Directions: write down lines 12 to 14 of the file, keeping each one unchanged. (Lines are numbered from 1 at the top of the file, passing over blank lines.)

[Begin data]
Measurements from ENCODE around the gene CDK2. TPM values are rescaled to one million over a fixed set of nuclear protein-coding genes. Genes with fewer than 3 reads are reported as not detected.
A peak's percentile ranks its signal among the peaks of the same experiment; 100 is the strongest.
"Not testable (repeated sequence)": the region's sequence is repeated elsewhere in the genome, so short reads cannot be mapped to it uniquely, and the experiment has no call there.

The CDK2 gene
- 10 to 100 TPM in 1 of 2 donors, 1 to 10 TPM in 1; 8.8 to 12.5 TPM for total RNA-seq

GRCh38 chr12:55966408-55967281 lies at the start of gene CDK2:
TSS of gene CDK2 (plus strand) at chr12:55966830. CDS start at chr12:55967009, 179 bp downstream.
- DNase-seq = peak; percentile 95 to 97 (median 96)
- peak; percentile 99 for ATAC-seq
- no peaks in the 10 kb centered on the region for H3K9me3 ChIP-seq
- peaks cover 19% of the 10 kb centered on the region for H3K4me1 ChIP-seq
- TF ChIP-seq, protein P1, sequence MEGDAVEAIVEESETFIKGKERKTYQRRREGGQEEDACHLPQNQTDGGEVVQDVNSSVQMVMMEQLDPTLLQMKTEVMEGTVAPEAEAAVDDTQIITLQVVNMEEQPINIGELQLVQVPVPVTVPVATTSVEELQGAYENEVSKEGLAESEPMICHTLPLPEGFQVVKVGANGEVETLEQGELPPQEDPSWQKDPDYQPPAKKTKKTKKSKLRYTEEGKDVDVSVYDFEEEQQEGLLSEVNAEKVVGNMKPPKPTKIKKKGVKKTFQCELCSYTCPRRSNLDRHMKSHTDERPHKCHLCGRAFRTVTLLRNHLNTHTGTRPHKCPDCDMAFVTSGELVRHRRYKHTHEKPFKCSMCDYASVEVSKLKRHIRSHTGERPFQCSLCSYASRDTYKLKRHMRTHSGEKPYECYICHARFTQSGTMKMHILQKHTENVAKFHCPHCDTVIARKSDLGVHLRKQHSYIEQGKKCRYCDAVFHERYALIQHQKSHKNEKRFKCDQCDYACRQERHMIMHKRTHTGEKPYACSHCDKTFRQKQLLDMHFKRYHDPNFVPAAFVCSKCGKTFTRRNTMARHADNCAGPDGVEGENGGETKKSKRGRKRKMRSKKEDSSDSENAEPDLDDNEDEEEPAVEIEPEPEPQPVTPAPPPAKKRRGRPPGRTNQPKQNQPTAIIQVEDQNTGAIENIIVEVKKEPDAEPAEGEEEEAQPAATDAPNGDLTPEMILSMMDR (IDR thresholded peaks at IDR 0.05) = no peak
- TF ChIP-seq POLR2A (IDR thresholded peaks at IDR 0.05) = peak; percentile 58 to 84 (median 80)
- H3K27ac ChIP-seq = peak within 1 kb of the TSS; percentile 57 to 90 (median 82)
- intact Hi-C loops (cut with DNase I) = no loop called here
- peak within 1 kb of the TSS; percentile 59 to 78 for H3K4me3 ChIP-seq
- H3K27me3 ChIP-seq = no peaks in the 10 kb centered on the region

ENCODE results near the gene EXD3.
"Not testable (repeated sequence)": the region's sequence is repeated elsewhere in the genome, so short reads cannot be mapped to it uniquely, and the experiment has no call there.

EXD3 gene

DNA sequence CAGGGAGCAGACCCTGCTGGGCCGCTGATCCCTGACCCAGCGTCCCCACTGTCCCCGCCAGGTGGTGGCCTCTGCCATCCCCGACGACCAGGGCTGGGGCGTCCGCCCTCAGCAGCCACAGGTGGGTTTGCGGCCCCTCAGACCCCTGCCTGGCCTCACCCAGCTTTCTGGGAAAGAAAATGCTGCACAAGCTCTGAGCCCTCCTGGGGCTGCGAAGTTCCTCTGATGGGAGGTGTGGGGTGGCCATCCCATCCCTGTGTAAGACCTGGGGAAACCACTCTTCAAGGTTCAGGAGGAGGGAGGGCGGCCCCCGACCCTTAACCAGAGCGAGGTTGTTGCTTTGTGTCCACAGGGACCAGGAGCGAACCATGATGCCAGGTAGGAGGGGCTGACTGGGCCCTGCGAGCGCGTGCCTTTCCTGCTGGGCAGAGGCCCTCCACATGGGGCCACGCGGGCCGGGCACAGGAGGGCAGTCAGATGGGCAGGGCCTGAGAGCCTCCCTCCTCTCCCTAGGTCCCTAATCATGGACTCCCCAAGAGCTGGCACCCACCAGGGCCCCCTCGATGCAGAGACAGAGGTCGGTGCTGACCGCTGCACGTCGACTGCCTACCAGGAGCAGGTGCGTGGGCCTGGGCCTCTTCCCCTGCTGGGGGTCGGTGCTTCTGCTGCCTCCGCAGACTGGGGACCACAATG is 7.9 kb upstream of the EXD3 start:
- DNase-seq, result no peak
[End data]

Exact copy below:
- TF ChIP-seq, protein P1, sequence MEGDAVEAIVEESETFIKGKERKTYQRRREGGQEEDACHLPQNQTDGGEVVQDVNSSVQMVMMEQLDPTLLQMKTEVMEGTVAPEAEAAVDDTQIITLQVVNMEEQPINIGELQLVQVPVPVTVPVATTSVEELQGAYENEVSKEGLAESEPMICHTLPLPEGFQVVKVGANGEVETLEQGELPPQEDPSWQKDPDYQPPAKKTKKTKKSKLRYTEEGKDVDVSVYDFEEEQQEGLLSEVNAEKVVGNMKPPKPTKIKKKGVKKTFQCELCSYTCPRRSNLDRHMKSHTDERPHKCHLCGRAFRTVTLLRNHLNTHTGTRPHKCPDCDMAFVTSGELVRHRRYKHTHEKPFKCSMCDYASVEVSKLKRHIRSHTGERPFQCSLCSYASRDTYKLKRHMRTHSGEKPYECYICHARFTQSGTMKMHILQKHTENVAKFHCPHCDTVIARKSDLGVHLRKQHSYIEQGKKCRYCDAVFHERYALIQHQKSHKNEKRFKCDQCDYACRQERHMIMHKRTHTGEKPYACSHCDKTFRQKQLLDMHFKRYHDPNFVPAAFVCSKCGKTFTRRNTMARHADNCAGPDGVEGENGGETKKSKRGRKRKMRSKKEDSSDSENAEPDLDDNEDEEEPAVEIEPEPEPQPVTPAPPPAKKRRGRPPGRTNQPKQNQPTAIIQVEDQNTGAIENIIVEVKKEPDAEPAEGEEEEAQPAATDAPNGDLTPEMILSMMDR (IDR thresholded peaks at IDR 0.05) = no peak
- TF ChIP-seq POLR2A (IDR thresholded peaks at IDR 0.05) = peak; percentile 58 to 84 (median 80)
- H3K27ac ChIP-seq = peak within 1 kb of the TSS; percentile 57 to 90 (median 82)